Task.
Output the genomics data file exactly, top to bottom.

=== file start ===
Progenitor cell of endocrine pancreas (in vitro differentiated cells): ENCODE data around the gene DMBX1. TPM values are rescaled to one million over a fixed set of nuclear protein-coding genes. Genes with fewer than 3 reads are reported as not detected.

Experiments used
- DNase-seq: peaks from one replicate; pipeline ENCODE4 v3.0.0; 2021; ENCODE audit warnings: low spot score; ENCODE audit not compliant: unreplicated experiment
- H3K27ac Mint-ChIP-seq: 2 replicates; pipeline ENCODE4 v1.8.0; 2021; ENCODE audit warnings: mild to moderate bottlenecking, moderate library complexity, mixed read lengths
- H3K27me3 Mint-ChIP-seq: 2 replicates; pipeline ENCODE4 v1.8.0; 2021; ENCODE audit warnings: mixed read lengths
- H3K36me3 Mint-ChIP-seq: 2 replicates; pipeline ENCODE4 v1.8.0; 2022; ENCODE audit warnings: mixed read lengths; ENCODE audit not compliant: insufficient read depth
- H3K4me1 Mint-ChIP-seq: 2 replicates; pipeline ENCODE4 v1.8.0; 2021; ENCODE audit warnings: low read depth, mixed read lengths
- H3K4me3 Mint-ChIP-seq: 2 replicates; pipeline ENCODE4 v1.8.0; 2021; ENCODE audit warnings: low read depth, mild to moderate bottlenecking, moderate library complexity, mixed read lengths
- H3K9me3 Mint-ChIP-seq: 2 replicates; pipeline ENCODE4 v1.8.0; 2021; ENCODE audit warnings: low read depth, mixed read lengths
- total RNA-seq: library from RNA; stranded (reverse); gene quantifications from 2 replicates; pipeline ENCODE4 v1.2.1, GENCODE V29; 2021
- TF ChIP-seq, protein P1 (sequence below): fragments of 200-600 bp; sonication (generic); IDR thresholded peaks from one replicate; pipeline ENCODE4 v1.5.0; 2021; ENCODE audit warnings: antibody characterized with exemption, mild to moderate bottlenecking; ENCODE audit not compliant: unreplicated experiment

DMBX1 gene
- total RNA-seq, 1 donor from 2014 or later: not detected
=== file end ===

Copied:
Progenitor cell of endocrine pancreas (in vitro differentiated cells): ENCODE data around the gene DMBX1. TPM values are rescaled to one million over a fixed set of nuclear protein-coding genes. Genes with fewer than 3 reads are reported as not detected.

Experiments used
- DNase-seq: peaks from one replicate; pipeline ENCODE4 v3.0.0; 2021; ENCODE audit warnings: low spot score; ENCODE audit not compliant: unreplicated experiment
- H3K27ac Mint-ChIP-seq: 2 replicates; pipeline ENCODE4 v1.8.0; 2021; ENCODE audit warnings: mild to moderate bottlenecking, moderate library complexity, mixed read lengths
- H3K27me3 Mint-ChIP-seq: 2 replicates; pipeline ENCODE4 v1.8.0; 2021; ENCODE audit warnings: mixed read lengths
- H3K36me3 Mint-ChIP-seq: 2 replicates; pipeline ENCODE4 v1.8.0; 2022; ENCODE audit warnings: mixed read lengths; ENCODE audit not compliant: insufficient read depth
- H3K4me1 Mint-ChIP-seq: 2 replicates; pipeline ENCODE4 v1.8.0; 2021; ENCODE audit warnings: low read depth, mixed read lengths
- H3K4me3 Mint-ChIP-seq: 2 replicates; pipeline ENCODE4 v1.8.0; 2021; ENCODE audit warnings: low read depth, mild to moderate bottlenecking, moderate library complexity, mixed read lengths
- H3K9me3 Mint-ChIP-seq: 2 replicates; pipeline ENCODE4 v1.8.0; 2021; ENCODE audit warnings: low read depth, mixed read lengths
- total RNA-seq: library from RNA; stranded (reverse); gene quantifications from 2 replicates; pipeline ENCODE4 v1.2.1, GENCODE V29; 2021
- TF ChIP-seq, protein P1 (sequence below): fragments of 200-600 bp; sonication (generic); IDR thresholded peaks from one replicate; pipeline ENCODE4 v1.5.0; 2021; ENCODE audit warnings: antibody characterized with exemption, mild to moderate bottlenecking; ENCODE audit not compliant: unreplicated experiment

DMBX1 gene
- total RNA-seq, 1 donor from 2014 or later: not detected